It’s indeed relevant to dissect how computers make decisions and to comprehend how smart systems are created. For example, the AI powering the set of analysis in “What Your Writing Says About You” is provided by Factbase, an AI company which makes its algorithms open source, peer reviewed, and available for examination.

In What Your Writing Says about You,” we explain the underlying scientific methodology behind each output, including the Flesch-Kincaid Grade Level — developed in 1975 by the Department of Defense to review readability level of military materials — as well as the Treebank methodology created by the University of Pennsylvania to evaluate linguistic structure of text.

“It’s important, as much as is possible, to understand the parameters under which the AI or algorithms arrived at its conclusions. What parameters it examines, and how it analyzes it, provides transparency to its thinking, per se, which in turn makes it more clear how it decides what it decides,” said Bill Frischling, founder of FactBase.

This issue is prevalent in artificial intelligence, partly because the systems are not necessarily designed to explain how they do certain things, but to just do them. This is also a byproduct of algorithms learning by themselves; they make causal links not based on human instruction but on self-identified patterns.

Newsroom collaboration

The Wall Street Journal’s news hub in New York City.

There are, of course, technical gaps to developing this type of reporting on algorithms, which can be addressed by working cross-functionally with data scientists, computational journalists and technologists. Increasingly, it’s important to foster a culture of collaboration throughout the newsroom and bring multiple perspectives into the process of story planning and development.

“A project such as this which taps so many areas of expertise and aligns them is a pleasure to be part of. What started with WSJ Lab’s original outline of possibilities was honed by a team of editors at Journal Reports to focus on specifically what our writing reveals about us. Our interactives team wrangled the code, user interface and graphic visualization,” said news editor Demetria Gallegos.

“Then, privacy experts from our legal and data teams, our social and off-platform colleagues and homepage and mobile editors weighed in to ensure the experience is optimized for every reader,” Gallegos added.

The odds for a successful collaboration can be increased if the organization is able to foster an environment where journalists are encouraged to test new ideas, to seek feedback, and to share best practices even if experiments are unsuccessful. Building this “feedback loop” can enable news professionals to mitigate the uncertainty of experimentation as well as inform the broader newsroom strategy.

“When we are thinking about how to create an innovative news experience, we have to consider how readers already ingest news — and how much further they are willing to go. In our discussions during the story planning process, we ran through various scenarios of how the tool could work, based on different criteria. We then ruled out things that would require too much time or too many steps. We also had to be sensitive to how much information people are willing to disclose. We designed this interactive story to be fun enough to get readers in, engaging enough to have them read through it, take the quiz, play the game etc. And if they end up sharing their results on social media, we know we did it right,” explained news editor Cristina Lourosa.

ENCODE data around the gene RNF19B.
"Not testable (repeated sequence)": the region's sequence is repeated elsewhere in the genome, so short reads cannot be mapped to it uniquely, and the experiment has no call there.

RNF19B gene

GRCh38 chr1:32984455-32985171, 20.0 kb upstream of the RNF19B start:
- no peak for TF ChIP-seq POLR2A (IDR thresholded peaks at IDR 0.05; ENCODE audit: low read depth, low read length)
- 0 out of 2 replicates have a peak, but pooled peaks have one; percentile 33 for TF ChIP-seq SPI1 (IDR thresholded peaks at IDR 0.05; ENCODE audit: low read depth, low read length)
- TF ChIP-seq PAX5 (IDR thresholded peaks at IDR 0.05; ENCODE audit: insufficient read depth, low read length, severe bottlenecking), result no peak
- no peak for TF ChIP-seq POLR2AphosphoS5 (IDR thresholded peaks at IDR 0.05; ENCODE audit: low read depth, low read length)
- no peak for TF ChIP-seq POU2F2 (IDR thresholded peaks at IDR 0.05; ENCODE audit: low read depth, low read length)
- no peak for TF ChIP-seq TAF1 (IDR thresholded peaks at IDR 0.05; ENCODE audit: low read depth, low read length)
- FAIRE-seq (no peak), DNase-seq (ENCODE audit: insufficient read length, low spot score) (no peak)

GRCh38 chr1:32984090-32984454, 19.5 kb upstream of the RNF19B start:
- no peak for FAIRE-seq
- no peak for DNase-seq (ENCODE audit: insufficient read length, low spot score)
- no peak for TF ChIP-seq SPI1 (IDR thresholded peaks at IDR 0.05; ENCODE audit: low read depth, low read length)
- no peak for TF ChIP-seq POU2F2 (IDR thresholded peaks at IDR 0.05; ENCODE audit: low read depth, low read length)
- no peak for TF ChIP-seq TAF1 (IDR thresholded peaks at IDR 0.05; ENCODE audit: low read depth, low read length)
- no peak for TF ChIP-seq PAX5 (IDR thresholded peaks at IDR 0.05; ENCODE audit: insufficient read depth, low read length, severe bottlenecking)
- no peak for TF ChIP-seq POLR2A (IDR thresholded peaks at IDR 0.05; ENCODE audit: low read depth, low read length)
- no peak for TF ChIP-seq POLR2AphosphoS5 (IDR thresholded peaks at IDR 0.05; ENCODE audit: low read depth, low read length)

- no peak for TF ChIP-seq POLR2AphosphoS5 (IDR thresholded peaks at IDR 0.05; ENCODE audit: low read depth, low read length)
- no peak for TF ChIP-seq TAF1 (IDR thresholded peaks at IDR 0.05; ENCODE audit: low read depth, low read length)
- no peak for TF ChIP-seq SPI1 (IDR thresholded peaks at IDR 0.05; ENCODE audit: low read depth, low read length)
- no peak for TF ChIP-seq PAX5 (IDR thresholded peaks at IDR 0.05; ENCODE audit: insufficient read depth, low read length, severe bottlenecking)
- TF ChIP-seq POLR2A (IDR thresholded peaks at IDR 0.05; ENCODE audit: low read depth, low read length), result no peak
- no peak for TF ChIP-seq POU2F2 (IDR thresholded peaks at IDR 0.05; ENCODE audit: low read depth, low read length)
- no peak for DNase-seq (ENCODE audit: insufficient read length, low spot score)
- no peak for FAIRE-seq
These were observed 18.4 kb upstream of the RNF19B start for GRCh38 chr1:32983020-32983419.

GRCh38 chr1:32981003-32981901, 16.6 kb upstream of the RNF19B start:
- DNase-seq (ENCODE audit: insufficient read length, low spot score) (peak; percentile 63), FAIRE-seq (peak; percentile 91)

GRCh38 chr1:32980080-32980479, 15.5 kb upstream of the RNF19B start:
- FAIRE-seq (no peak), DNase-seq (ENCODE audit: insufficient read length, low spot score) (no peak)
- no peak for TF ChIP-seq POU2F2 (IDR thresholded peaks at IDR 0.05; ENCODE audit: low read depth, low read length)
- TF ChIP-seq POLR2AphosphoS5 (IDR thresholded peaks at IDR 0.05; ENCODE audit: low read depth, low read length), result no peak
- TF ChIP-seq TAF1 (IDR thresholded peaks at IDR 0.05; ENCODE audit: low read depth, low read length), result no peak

Journalistic standards and technological evolution

Just because a certain result came from a computer, it doesn’t mean it’s right. Artificial intelligence is programmed by humans and consequently it can make mistakes. The ethical considerations inherent to using AI are far and wide.

“Understanding the source of information whether it’s from a person or algorithm is not only crucial for the news industry but as well, for democracy,” said Kourosh Houshmand, a computational journalist at Columbia Journalism School.

The practice of journalism is about questioning the world around us, and that same principle still applies even when a piece of software played a role in a particular outcome such as determining the price of a product, evaluating how a person feels based on their writing or selecting a candidate for a job interview.

“We can help readers understand how technology works by explaining how the algorithms get their results and then pointing to the source documents and formulas that power the calculations,” said graphics reporter Nigel Chiwaya.

An effective way to understand AI is to experiment with it, comprehend the nuances of how algorithms make decisions and how those decisions may affect our lives.

Interested in journalism and data science? WSJ is hiring a Data Science Lead.